2022 was once again one of the warmest years on record
They say history repeats, but usually they don't mean it quite this literally. The global average surface temperature in 2021 ended up ranking fifth warmest or sixth warmest, depending on the dataset. We now have the tally for 2022--and it's the new fifth or sixth warmest, depending on the dataset.
Each year in mid-January, various centers that manage global temperature datasets release their results for the previous year. Because each group pulls from a slightly different collection of weather stations and uses a slightly different calculation process, they don't get exactly the same numbers. The big picture is identical, but since just 0.01?C can separate years in the ranking, those small differences can alter the order.
In the European Copernicus ECMWF dataset and the Berkeley Earth dataset, 2022 is the fifth warmest in the global instrumental record going back to the mid-to-late 1800s. Meanwhile, the National Oceanic and Atmospheric Administration and UK Met Office datasets pin it at No. 6, just below 2015 instead of just above it. NASA's dataset has it tied with 2015 for fifth warmest. The total heat energy in the ocean, on the other hand, reached a new record. Over 90 percent of the total heat trapped by greenhouse gas emissions has gone into the oceans, and this value varies less from year to year.
There is nothing surprising about this. Berkeley Earth and NASA Goddard Institute for Space Studies Director Gavin Schmidt published predictions last year that 2022 was most likely to come in just slightly warmer than 2021.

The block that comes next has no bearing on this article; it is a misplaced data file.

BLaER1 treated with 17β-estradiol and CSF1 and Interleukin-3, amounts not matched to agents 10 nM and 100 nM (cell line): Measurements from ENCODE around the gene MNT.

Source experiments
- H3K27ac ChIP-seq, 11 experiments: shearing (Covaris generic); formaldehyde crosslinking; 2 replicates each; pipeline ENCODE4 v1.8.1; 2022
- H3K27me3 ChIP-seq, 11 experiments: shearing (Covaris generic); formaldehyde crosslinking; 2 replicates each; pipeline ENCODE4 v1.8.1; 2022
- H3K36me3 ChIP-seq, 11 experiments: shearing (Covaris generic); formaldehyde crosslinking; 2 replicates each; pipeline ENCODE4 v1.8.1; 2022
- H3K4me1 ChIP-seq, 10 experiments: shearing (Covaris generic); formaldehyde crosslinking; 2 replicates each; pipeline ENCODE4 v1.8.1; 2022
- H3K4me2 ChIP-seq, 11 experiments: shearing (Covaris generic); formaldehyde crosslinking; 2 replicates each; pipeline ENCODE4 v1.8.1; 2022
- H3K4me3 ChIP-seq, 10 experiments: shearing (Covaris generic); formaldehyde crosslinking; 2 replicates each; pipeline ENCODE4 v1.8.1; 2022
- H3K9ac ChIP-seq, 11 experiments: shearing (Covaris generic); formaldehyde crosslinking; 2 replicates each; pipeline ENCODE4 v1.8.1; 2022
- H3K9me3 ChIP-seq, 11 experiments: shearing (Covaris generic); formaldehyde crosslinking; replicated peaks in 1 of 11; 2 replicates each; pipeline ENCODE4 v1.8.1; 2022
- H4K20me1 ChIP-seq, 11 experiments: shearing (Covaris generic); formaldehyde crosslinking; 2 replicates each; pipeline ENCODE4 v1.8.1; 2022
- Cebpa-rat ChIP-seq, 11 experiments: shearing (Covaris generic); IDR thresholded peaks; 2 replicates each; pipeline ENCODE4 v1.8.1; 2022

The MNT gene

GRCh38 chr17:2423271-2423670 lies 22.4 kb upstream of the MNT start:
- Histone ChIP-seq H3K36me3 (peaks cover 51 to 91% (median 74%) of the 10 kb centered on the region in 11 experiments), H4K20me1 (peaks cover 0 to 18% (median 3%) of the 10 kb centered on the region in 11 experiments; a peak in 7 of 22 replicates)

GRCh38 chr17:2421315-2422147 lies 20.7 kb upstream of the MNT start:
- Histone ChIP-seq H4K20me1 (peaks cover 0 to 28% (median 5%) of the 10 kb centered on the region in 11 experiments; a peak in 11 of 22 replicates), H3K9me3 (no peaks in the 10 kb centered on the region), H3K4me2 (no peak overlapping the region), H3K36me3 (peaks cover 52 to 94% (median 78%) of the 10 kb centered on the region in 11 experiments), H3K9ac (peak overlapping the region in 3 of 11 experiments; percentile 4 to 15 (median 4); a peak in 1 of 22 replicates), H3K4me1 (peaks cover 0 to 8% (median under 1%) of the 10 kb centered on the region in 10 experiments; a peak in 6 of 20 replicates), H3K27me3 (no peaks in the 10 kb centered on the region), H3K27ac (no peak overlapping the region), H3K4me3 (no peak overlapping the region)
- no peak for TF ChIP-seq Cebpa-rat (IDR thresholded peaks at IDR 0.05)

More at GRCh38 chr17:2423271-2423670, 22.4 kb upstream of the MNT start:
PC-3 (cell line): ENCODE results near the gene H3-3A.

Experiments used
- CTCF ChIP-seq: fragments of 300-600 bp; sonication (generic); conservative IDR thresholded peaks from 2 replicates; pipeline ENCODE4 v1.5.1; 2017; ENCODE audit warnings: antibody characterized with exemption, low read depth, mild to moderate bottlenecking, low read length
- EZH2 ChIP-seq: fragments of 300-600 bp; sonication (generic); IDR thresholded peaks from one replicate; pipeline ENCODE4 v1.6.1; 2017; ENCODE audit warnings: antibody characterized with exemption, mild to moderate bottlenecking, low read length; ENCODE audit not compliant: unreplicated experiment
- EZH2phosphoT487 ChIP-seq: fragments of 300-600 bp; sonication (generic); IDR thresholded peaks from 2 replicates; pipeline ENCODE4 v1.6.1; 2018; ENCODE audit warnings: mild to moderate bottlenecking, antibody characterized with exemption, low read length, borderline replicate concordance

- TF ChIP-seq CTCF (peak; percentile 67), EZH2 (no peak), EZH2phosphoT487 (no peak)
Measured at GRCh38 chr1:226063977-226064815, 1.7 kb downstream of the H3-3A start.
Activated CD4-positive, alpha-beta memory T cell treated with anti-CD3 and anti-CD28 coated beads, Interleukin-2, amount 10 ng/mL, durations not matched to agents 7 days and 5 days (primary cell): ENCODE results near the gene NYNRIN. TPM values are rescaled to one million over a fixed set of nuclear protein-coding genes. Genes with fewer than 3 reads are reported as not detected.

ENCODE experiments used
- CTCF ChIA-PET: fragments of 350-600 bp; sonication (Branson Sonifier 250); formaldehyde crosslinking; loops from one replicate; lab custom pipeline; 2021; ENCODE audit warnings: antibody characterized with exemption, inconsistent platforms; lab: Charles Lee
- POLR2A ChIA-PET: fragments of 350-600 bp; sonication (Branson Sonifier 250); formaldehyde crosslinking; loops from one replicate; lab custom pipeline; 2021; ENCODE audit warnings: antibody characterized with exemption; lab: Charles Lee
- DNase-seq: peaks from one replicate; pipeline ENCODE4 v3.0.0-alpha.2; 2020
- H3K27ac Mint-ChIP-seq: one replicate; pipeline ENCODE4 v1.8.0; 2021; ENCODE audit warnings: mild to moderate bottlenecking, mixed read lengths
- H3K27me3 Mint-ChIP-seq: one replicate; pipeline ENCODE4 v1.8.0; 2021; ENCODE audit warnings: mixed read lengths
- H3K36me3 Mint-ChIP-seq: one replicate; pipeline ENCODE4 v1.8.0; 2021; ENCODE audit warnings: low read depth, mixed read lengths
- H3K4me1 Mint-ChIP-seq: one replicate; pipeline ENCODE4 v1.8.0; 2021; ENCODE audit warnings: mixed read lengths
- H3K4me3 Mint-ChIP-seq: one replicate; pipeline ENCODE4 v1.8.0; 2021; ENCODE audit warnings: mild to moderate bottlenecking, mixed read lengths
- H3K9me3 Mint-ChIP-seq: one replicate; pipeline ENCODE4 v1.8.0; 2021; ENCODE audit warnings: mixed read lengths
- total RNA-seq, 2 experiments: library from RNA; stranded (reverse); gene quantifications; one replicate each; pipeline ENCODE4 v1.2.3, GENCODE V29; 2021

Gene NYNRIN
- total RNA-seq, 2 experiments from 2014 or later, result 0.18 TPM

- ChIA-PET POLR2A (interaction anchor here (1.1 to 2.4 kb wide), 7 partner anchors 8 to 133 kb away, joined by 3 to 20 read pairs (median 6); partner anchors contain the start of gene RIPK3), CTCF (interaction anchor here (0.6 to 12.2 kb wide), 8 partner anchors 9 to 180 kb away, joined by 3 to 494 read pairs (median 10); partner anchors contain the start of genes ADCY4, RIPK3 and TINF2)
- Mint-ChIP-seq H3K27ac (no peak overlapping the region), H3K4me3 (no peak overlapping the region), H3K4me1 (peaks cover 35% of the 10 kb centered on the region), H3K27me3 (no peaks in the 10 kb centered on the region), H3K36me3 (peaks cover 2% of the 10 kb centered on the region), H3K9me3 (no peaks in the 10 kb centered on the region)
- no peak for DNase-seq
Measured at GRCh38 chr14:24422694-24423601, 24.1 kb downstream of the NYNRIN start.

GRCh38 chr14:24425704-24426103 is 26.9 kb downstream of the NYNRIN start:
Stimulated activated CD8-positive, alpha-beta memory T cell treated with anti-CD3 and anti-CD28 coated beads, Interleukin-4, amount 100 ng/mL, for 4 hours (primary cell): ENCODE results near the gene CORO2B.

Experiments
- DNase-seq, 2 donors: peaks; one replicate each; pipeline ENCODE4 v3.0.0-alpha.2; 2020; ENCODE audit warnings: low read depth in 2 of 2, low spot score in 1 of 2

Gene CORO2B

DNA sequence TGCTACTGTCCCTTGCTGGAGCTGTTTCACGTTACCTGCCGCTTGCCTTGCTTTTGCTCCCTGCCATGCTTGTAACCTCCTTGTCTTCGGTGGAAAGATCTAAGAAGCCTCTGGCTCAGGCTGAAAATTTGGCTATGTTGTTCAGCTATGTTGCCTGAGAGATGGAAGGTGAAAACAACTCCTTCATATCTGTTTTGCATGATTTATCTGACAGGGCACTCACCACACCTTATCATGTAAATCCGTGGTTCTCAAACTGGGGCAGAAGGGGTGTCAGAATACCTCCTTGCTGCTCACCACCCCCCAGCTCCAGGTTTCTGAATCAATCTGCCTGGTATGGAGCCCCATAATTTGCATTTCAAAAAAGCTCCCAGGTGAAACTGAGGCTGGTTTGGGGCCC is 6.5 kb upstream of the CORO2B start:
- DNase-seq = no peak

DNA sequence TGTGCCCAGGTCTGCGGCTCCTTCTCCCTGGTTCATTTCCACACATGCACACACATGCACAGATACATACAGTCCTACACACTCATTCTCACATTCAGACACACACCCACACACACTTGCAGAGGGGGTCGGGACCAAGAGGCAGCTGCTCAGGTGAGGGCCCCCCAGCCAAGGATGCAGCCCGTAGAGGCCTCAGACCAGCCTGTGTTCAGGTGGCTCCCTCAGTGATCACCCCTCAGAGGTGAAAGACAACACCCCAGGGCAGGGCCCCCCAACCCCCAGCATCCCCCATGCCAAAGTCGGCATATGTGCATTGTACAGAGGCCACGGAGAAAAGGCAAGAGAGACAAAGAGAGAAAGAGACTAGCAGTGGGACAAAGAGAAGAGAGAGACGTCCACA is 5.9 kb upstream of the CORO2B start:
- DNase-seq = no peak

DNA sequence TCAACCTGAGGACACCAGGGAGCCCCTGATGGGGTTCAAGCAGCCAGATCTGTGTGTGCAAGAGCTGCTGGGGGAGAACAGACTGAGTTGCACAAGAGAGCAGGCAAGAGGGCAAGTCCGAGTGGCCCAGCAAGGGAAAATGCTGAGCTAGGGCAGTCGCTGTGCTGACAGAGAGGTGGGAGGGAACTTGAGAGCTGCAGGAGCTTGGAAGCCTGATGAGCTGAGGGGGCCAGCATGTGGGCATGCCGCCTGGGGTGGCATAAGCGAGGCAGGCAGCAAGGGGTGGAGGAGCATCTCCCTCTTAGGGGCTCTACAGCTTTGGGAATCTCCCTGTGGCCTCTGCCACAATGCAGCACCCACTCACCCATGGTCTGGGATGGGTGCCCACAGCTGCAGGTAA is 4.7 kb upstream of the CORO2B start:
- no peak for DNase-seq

Last day of the year so how did I do predicting this years temperature anomaly and what will 2023 show? pic.twitter.com/OwWloWKQvs
Why were they able to do that? And why did 2022 end up where it did? The answer to both is that two factors tell you most of what you need to know about global temperature--the human-caused warming trend and the slow oscillation of La Nina and El Nino conditions in the Pacific Ocean.
This sloshing of surface water across the equatorial Pacific, with the wind sometimes piling up warm water on the western side (La Nina) and sometimes allowing it to stretch back across to the eastern side (El Nino), causes much of the year-to-year wiggling of average surface temperature. We've now been in a La Nina phase since late 2020, which has held the global average down--though this was the warmest of any La Nina year. These conditions can be forecast months ahead because they change slowly, which gives you a decent idea of how the global average will evolve.
Berkeley Earth notes that this year was the new record warmest over 8.5 percent of the area of the Earth, which happens to cover some 850 million people. The well-publicized Western European heatwaves occurred as part of the warmest summer--and year--on record in many places there, for example. Pakistan, which suffered extreme spring heatwaves followed by extreme flooding, didn't quite set a new record for annual temperature, but neighboring Afghanistan did.
In the United States, 2022 was about the 18th warmest year on record. There were 18 weather disasters that exceeded $1 billion in (inflation-adjusted) damage, though--the third-worst tally going back to 1980.
Looking ahead, expectations are actually also similar to last year. The forecast is trending toward neutral conditions (in between La Nina and El Nino) by late spring. Last year, La Nina returned soon after, so the impact was small, but sustained neutral conditions would boost 2023 a bit above 2022 in the ranking. And if it fully transitions over to El Nino in the fall, the odds of 2024 setting a new record would then be pretty strong.
The climate system is complex enough that atmospheric temperatures wobble around a bit from year to year, but the human-caused warming trend is steadily lifting the baseline. That will remain true as long as we keep increasing the concentration of greenhouse gases in the atmosphere.
Wobbles or not, the eight warmest years in the instrumental record are the previous eight years. All eight were more than 1?C above preindustrial times, and we are drawing nearer to the 1.5? and 2? C marks that international negotiations have focused on keeping us below.